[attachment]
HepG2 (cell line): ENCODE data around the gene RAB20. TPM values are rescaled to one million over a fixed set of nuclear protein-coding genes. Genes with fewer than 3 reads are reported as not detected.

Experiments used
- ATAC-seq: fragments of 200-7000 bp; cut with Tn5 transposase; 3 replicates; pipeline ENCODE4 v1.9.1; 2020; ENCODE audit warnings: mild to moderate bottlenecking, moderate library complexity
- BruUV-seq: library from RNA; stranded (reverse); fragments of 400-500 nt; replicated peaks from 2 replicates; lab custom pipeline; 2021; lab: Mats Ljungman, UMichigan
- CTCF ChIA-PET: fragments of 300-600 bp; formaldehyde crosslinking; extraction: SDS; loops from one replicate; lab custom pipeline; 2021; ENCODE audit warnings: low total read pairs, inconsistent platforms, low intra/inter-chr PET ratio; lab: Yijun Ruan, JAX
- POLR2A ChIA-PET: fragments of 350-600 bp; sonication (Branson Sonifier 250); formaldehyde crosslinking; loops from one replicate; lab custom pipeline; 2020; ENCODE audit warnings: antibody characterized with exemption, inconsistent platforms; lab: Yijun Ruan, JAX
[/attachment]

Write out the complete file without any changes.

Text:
HepG2 (cell line): ENCODE data around the gene RAB20. TPM values are rescaled to one million over a fixed set of nuclear protein-coding genes. Genes with fewer than 3 reads are reported as not detected.

Experiments used
- ATAC-seq: fragments of 200-7000 bp; cut with Tn5 transposase; 3 replicates; pipeline ENCODE4 v1.9.1; 2020; ENCODE audit warnings: mild to moderate bottlenecking, moderate library complexity
- BruUV-seq: library from RNA; stranded (reverse); fragments of 400-500 nt; replicated peaks from 2 replicates; lab custom pipeline; 2021; lab: Mats Ljungman, UMichigan
- CTCF ChIA-PET: fragments of 300-600 bp; formaldehyde crosslinking; extraction: SDS; loops from one replicate; lab custom pipeline; 2021; ENCODE audit warnings: low total read pairs, inconsistent platforms, low intra/inter-chr PET ratio; lab: Yijun Ruan, JAX
- POLR2A ChIA-PET: fragments of 350-600 bp; sonication (Branson Sonifier 250); formaldehyde crosslinking; loops from one replicate; lab custom pipeline; 2020; ENCODE audit warnings: antibody characterized with exemption, inconsistent platforms; lab: Yijun Ruan, JAX